THE unions backing a Tasmanian Senator at the centre of bullying claims say they are concerned at the allegations, but it's too early to say if they will pull their support.
But sources say some unions have started to pull back.
"It's not a good look for the Labor Party," one union representative said.
Launceston-based Senator Helen Polley is a member of the Labor right and backed by the Australian Workers Union and the Shop Distributive and Allied Workers Alliance.
Union sources have told The Examiner that union powerbrokers are concerned about the look of supporting someone accused of bullying staff, and are waiting to see how the issue plays out.
Proximity to the state election is understood to be causing some angst in Labor Party ranks, with concern that the issue might "besmirch" the brand.
But Tasmanian Labor secretary John Dowling rejected that suggestion, and said the allegations - which are disputed - did not detract from the party's record on workers' rights.
"This case clearly demonstrates that it doesn't matter who you are or who you are involved with, a worker can have their complaint heard," Mr Dowling said.
The Examiner reported last week that Senator Polley had been investigated by Commonwealth workplace relations body Comcare after three staff had claims - in which they alleged she had bullied and harassed them - approved for compensation.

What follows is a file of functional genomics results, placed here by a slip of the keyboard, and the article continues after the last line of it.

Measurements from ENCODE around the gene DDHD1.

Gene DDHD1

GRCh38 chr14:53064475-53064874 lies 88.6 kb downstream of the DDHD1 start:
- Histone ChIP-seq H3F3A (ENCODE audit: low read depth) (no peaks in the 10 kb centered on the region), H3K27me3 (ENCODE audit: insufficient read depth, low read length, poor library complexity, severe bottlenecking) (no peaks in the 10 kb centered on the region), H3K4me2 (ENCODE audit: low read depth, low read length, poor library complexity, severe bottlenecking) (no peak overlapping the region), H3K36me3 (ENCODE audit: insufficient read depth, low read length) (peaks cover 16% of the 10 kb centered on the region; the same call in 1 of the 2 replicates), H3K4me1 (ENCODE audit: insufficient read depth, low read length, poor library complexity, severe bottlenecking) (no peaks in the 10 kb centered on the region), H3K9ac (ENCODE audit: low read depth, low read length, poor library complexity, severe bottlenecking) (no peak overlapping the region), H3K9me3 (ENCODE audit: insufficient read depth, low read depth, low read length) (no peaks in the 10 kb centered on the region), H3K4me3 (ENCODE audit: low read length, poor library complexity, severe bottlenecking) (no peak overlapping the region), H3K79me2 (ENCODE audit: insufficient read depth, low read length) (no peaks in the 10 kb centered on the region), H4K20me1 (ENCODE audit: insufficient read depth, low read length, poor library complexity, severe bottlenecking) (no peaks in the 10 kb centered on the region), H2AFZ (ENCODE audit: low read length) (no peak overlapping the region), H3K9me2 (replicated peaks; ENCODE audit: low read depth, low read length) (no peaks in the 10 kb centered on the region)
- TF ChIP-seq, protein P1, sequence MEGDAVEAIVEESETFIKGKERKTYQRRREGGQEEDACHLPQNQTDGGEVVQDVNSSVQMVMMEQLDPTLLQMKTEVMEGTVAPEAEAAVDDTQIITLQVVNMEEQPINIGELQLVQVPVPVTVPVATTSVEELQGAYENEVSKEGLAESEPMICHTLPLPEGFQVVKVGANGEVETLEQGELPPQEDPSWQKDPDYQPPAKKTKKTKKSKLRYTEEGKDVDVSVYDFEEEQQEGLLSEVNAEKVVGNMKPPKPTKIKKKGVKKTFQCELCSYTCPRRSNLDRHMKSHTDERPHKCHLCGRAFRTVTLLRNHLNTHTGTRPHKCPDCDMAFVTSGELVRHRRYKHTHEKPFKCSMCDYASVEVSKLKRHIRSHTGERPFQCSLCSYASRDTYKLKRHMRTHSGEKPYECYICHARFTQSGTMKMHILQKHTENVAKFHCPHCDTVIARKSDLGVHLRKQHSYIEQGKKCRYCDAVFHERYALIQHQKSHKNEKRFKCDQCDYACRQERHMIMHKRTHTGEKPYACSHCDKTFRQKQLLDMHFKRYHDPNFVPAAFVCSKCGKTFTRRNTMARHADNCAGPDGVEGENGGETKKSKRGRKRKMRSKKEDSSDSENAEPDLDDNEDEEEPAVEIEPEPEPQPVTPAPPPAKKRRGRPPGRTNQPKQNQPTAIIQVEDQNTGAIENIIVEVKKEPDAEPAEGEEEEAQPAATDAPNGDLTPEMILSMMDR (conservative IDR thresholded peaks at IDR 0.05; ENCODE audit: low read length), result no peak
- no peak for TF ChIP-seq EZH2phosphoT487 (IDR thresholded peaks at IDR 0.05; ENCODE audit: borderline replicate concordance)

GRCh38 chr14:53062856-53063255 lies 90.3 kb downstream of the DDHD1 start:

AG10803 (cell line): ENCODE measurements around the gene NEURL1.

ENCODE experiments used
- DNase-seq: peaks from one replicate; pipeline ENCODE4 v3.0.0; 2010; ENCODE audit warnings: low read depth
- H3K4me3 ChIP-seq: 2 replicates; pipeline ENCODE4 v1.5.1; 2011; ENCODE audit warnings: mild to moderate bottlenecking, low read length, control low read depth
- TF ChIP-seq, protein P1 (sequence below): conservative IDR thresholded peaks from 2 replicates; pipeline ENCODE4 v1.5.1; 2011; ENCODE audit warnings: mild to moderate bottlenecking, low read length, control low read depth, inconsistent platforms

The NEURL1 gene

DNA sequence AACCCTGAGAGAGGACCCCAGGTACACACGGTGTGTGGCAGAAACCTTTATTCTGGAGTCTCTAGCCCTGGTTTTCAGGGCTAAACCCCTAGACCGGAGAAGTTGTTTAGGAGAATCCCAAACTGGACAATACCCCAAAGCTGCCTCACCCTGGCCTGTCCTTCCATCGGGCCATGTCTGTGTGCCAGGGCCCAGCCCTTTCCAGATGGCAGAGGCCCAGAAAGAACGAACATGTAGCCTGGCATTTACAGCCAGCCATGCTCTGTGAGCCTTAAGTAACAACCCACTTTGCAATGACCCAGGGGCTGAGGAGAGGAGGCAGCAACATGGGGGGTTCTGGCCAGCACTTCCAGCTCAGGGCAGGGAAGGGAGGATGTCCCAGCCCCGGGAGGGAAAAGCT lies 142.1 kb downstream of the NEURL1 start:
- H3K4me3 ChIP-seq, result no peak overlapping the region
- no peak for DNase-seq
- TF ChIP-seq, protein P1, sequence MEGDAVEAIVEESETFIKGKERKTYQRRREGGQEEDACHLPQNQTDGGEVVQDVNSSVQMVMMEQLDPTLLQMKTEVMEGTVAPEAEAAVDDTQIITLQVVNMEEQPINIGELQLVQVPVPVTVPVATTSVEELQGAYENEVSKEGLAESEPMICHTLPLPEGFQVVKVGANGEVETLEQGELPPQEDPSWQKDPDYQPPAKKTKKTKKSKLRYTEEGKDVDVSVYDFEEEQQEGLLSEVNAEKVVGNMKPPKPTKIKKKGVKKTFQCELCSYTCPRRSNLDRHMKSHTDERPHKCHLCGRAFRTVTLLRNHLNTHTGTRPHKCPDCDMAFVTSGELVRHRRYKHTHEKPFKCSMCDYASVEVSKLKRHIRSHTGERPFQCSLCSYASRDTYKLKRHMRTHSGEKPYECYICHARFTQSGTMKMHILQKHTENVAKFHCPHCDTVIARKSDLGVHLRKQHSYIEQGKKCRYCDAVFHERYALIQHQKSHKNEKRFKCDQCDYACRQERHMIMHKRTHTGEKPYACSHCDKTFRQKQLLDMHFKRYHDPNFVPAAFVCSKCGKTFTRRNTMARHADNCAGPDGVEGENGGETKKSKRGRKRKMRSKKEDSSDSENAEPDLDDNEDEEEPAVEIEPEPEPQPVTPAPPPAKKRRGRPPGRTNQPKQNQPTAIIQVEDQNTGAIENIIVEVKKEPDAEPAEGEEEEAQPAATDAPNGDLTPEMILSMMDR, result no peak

A forth former staff member has now filed for compensation and a group of former staff have sought legal advice about bringing a class action against Senator Polley.
Senator Polley has rejected allegations of bullying and said she had worked through recommendations made by Comcare to improve working conditions at her office.
SDA Tasmanian secretary Paul Griffith said he spoke to Senator Polley after the story broke and accepted her comments, that she rejected allegations made against her.
Mr Griffith said he had no personal knowledge of the matter.
The AWU national branch last night declined to comment on whether it would withdraw support.
Federal Opposition Leader Bill Shorten, whose power base is the AWU, also declined to comment.
Senator Polley would not say whether she had spoken to Mr Shorten or senior ALP figures about the bullying allegations.